By the nature of the economic system that governs us, nothing is sacrosanct. Nothing lies beyond a coveting hand, whether it’s a slave burial ground or a mom-and-pop shop. Whatever threatens a larger entity’s potential for profits or expansion is consequently threatened.
What’s going on in Richmond is textbook gentrification: Neighborhoods and businesses formerly owned by lower-income people are being bought and re-developed for another group. If you need an example, consider that less than five blocks from the construction of high-rise luxury apartments is a park populated by homeless people, who might be displaced by the park’s coming renovations.
The issue with VCU’s expansion isn’t solely that it’s displacing Richmond residents and local businesses, but that it’s doing so faster than the parties can adjust. To add to that problem, the city government seems equally intent on their own affairs and doesn’t provide enough resources for the presently displaced or the future housing needs of Richmonders.
The presence of the student population further agitates this issue. Students, even when being helped by their parents, are not particularly affluent. They are a permanent population that is constantly shifting: Just as one generation of students leaves, another moves in to fill the vacuum.
In a way, they’re also a more economically resilient population than the local residents. If they need to weather an economic downturn that would have left a non-student resident out of a job and means to pay rent, some students have both parents and student loans acting as safety nets.
Additionally, the number of graduated students decide to stay in Richmond and become permanent residents of the city, displaces the potential population of working class family residents and the existing population of residents. Displaced populations are pushed further away, block by block, neighborhood by neighborhood. These departures affect property values, city tax income, traffic congestion and a myriad of other statistical and social issues relevant to the city government and city populace.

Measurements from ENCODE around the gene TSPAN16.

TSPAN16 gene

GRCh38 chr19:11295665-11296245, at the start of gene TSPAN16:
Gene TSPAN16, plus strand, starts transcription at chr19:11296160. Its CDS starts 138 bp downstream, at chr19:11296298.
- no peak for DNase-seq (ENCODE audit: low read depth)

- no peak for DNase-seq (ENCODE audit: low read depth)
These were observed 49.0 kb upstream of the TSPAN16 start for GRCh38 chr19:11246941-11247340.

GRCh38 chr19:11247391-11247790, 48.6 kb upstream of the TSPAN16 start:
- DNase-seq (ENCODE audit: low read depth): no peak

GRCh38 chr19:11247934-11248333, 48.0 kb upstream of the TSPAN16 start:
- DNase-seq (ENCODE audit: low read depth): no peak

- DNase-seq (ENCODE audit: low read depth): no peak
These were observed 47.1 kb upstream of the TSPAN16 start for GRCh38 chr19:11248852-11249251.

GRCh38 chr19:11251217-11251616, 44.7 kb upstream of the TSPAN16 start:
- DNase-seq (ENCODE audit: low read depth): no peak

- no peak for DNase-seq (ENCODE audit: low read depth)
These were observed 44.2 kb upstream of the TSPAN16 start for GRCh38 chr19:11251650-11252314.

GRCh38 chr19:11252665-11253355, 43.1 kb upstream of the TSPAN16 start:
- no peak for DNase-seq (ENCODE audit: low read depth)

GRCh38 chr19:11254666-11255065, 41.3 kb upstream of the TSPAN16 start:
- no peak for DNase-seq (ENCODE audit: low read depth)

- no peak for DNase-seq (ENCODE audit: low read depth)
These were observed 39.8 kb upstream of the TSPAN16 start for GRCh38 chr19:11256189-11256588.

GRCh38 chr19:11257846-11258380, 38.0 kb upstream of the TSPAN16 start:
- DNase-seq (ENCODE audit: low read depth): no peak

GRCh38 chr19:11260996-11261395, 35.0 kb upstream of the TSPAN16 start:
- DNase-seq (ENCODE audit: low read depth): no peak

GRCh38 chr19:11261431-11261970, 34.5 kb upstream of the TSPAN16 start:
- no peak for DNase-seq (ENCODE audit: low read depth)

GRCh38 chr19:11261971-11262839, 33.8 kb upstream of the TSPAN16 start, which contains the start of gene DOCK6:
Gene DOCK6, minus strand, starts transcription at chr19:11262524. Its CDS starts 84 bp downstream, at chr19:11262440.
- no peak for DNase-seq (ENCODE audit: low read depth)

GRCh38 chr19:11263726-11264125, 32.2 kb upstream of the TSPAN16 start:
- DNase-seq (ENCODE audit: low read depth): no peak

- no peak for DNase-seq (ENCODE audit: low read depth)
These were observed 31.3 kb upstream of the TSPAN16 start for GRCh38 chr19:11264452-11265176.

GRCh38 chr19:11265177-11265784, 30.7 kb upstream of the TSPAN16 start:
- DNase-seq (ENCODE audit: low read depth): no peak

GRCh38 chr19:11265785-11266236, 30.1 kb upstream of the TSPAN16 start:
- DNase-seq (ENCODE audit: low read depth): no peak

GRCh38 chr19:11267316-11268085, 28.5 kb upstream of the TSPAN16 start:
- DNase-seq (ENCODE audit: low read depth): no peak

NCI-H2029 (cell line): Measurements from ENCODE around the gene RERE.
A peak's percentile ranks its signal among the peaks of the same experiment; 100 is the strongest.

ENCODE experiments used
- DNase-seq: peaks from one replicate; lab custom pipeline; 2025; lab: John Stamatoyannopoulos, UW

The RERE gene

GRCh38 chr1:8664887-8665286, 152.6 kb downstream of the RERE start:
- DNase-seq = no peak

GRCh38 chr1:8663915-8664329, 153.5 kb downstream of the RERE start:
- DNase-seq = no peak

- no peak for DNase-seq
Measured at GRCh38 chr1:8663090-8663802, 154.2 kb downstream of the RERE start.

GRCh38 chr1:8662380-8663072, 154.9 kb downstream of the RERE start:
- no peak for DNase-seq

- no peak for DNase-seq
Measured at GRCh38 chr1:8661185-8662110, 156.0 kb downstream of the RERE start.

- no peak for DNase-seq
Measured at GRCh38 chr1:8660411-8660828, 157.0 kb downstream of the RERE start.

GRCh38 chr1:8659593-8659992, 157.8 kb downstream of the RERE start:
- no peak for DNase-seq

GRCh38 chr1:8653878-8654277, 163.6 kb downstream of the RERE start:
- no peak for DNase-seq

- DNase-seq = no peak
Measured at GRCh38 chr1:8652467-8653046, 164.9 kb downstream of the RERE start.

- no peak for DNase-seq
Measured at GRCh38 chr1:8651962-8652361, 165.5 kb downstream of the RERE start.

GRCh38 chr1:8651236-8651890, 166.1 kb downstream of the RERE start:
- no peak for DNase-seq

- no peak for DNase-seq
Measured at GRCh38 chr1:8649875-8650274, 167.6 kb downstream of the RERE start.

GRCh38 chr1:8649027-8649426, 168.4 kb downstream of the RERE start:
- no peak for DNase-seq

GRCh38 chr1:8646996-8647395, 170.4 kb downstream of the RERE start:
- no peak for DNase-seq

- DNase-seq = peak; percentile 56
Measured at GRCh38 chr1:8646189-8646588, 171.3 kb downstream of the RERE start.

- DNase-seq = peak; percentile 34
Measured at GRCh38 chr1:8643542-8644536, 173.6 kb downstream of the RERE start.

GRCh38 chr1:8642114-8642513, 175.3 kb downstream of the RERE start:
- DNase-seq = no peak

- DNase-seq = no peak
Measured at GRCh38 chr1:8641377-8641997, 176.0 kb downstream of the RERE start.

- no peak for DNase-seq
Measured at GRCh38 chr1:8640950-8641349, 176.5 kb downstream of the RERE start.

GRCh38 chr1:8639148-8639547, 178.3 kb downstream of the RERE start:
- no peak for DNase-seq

In a perverse way, the success of VCU, in both acquiring properties and graduating successful students that, is alienating the rest of the city. In cleaning up, re-development projects have the danger of cleaning out the original population. By integrating itself into Richmond, the ebb and flow of VCU’s successes and failures, whether they be directed by the administration or are consequences attributable to the student population, become a larger concern for the city.
There’s a caveat to the ongoing gentrification. Although it doesn’t negate the act, note that a number of the purchased properties will be eventually converted into on-campus housing for students. Though it helps to curb residential gentrification, the fact remains that a city community is a mixture of populations from businesses and students to organizations and families; under the current conditions and operations, the latter group is in danger of, if not already, being neglected.
“Whose city is this?” is the question more people are asking, and the answer is simultaneously simple and complex: everyone’s. VCU can lay claim to block after block, but they will only own part of the whole. I long for the day when I can walk throughout the city without seeing abandoned buildings or weeded lots, but the price of expansion should not come at the sacrifice of the community, particularly Richmond’s lower income residents.
There are few local forces as innovative and engaged as VCU, but being a driving force does not require us to drive the essence of Richmond out of the city in order to satiate our needs. Similarly, the city needs to demonstrate a stronger commitment to its current residents, evaluating the needs of the present against the aspirations of expansionism.